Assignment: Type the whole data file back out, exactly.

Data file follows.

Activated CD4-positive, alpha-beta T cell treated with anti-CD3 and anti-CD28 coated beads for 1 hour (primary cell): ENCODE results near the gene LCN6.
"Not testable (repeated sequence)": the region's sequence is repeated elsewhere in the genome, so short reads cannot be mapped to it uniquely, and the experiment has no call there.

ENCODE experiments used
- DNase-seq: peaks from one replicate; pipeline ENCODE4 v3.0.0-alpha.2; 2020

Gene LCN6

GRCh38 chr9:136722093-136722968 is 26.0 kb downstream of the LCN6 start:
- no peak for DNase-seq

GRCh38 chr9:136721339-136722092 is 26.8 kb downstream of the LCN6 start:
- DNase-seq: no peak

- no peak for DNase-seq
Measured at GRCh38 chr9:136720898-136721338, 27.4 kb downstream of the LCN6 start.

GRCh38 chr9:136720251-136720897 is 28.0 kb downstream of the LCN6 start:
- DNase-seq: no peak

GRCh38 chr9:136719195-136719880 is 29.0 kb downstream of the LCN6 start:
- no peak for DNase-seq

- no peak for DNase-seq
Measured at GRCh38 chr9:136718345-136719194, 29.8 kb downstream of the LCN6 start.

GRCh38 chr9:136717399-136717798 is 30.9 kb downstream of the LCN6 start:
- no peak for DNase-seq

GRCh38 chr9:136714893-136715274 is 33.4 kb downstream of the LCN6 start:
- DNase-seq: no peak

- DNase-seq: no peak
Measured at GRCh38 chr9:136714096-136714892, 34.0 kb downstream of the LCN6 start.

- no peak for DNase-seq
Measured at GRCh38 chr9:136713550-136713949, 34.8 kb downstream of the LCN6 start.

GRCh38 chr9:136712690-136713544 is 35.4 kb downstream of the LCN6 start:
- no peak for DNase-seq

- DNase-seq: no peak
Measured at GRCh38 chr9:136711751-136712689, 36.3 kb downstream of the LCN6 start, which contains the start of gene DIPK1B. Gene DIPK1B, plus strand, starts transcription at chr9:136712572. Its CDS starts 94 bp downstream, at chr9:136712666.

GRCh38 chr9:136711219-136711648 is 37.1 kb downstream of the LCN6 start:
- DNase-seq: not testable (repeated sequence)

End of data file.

Activated CD4-positive, alpha-beta T cell treated with anti-CD3 and anti-CD28 coated beads for 1 hour (primary cell): ENCODE results near the gene LCN6.
"Not testable (repeated sequence)": the region's sequence is repeated elsewhere in the genome, so short reads cannot be mapped to it uniquely, and the experiment has no call there.

ENCODE experiments used
- DNase-seq: peaks from one replicate; pipeline ENCODE4 v3.0.0-alpha.2; 2020

Gene LCN6

GRCh38 chr9:136722093-136722968 is 26.0 kb downstream of the LCN6 start:
- no peak for DNase-seq

GRCh38 chr9:136721339-136722092 is 26.8 kb downstream of the LCN6 start:
- DNase-seq: no peak

- no peak for DNase-seq
Measured at GRCh38 chr9:136720898-136721338, 27.4 kb downstream of the LCN6 start.

GRCh38 chr9:136720251-136720897 is 28.0 kb downstream of the LCN6 start:
- DNase-seq: no peak

GRCh38 chr9:136719195-136719880 is 29.0 kb downstream of the LCN6 start:
- no peak for DNase-seq

- no peak for DNase-seq
Measured at GRCh38 chr9:136718345-136719194, 29.8 kb downstream of the LCN6 start.

GRCh38 chr9:136717399-136717798 is 30.9 kb downstream of the LCN6 start:
- no peak for DNase-seq

GRCh38 chr9:136714893-136715274 is 33.4 kb downstream of the LCN6 start:
- DNase-seq: no peak

- DNase-seq: no peak
Measured at GRCh38 chr9:136714096-136714892, 34.0 kb downstream of the LCN6 start.

- no peak for DNase-seq
Measured at GRCh38 chr9:136713550-136713949, 34.8 kb downstream of the LCN6 start.

GRCh38 chr9:136712690-136713544 is 35.4 kb downstream of the LCN6 start:
- no peak for DNase-seq

- DNase-seq: no peak
Measured at GRCh38 chr9:136711751-136712689, 36.3 kb downstream of the LCN6 start, which contains the start of gene DIPK1B. Gene DIPK1B, plus strand, starts transcription at chr9:136712572. Its CDS starts 94 bp downstream, at chr9:136712666.

GRCh38 chr9:136711219-136711648 is 37.1 kb downstream of the LCN6 start:
- DNase-seq: not testable (repeated sequence)